Storm waves sharpening in the Agulhas current: satellite observations and modeling
Event: 2017 Ocean Surface Topography Science Team Meeting
Session: Others (poster only)
Presentation type: Type Poster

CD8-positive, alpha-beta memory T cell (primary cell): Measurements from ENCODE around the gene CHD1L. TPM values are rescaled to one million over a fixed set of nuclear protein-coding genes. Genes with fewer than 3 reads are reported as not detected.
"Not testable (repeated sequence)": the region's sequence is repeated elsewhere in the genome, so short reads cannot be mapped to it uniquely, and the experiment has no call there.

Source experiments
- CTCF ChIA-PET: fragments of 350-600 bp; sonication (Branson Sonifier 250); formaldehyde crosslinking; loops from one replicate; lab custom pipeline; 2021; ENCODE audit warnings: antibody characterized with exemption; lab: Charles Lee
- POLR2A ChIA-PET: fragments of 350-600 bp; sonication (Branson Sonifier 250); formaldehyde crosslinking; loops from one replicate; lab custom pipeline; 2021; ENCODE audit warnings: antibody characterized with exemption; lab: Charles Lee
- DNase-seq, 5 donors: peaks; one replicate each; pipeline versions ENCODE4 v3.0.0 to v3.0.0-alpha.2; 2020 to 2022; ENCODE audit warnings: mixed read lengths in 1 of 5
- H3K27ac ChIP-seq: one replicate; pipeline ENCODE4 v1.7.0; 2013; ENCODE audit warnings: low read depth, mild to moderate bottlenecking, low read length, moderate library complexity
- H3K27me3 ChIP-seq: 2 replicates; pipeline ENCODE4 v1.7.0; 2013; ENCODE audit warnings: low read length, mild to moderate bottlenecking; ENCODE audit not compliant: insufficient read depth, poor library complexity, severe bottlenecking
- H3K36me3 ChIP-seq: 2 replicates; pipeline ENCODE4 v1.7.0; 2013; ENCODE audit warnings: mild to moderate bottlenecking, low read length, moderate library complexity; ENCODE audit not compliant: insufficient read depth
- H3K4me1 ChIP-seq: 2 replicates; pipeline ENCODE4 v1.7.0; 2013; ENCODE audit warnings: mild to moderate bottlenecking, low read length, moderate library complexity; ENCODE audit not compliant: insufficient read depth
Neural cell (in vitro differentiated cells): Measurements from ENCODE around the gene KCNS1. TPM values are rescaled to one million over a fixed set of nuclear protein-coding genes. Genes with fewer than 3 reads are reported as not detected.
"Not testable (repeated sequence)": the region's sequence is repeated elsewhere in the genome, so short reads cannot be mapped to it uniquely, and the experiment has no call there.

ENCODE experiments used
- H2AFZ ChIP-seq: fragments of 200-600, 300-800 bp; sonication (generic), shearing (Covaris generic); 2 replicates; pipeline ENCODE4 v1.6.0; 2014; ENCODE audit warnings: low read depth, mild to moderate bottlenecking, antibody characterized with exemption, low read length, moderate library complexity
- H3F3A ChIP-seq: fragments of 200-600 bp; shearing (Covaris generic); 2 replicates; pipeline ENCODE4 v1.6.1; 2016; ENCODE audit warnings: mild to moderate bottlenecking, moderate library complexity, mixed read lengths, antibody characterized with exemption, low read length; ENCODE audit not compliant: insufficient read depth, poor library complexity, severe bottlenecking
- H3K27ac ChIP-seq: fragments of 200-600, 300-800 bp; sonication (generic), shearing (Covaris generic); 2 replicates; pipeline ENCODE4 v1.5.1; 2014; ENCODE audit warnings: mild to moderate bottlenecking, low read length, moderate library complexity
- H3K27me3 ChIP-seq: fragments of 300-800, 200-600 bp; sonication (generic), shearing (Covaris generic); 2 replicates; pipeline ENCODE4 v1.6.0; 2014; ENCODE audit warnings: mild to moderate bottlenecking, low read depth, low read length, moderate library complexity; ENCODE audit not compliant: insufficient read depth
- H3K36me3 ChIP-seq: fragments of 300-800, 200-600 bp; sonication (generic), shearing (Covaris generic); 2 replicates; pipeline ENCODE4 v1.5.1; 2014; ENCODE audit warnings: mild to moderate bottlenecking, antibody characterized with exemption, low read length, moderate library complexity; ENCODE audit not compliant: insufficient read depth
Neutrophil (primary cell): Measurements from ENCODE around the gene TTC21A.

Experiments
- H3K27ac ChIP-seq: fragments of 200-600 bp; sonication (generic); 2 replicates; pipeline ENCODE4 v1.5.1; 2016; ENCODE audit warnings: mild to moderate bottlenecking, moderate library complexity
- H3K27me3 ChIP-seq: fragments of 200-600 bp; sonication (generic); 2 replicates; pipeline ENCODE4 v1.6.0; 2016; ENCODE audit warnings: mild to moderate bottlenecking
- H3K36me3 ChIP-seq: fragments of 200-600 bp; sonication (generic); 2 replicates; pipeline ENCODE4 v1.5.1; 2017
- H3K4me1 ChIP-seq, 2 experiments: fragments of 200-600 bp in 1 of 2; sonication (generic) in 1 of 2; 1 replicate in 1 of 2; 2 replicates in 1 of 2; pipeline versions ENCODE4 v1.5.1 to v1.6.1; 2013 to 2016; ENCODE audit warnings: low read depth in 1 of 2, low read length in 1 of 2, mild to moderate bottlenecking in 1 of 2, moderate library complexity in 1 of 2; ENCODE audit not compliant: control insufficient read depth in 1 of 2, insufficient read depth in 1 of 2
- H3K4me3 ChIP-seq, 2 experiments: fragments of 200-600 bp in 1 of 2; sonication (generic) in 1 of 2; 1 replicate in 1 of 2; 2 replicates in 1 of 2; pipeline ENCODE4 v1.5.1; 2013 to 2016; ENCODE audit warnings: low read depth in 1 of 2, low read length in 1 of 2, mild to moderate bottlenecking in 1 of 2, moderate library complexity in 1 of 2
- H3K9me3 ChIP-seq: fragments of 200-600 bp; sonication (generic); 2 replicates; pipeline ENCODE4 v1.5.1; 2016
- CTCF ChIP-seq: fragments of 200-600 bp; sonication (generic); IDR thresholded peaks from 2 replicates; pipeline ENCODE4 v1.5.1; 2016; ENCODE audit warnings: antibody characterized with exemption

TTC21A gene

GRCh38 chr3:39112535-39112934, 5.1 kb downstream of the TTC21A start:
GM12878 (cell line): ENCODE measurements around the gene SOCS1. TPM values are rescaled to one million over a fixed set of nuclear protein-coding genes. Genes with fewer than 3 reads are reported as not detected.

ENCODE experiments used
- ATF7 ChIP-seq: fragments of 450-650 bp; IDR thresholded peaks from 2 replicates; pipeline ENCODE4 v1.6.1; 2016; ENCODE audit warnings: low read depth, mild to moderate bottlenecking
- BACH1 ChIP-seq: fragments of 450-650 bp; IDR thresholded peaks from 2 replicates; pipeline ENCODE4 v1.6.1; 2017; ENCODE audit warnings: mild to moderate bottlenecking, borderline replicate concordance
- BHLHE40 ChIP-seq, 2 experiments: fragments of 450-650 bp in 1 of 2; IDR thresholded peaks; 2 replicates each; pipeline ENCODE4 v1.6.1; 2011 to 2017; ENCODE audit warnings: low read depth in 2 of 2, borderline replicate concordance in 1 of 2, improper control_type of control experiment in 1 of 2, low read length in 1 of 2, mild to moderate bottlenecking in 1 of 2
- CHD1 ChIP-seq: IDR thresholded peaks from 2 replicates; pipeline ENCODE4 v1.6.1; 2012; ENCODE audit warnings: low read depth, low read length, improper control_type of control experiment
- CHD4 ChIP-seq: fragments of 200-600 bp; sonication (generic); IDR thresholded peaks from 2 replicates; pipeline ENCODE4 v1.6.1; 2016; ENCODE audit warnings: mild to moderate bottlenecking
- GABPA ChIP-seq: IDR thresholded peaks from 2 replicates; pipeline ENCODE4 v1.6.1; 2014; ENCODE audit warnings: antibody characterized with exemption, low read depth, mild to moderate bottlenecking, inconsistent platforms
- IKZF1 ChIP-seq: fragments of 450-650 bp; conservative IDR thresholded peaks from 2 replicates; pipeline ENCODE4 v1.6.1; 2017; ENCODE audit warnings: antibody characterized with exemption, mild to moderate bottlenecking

Interactions between surface waves and currents strongly modify the waves characteristics, height and shape, and in favourable conditions cause extreme sea states. In particular current systems, the risk of extreme waves is a known hazard because it is also the place of main shipping routes. It is the case for the Agulhas current where many ships recorded severe damages. Modelling of these interactions in standard wave numerical models is an active area of research, that would benefit from the increased availability and accuracy of satellite observations. Lack of observations of these phenomena has long been a main limitation to their understanding and prediction. We analyse a particular case of a swell system propagating in the Agulhas current by the mean of wind and sea state measurements from several satellites, jointly with state of art analytical and numerical modelling of wave/current interactions. Synthetic Aperture Radar and altimeter measurements are used to show the evolution of the swell train and associated extreme waves. A ray tracing analysis shows that the significant wave height variability at scale under 100 km is associated with the current vorticity patterns. Predictions of the WaveWatch-III numerical model in a version that accounts for wave / current interactions are coherent with observations although their effects are clearly under-predicted in the current configuration. It is shown from altimeter measurements that very large significant wave height gradients are systematically associated with the current patterns, that reflect increased steepness of waves interacting with surface currents.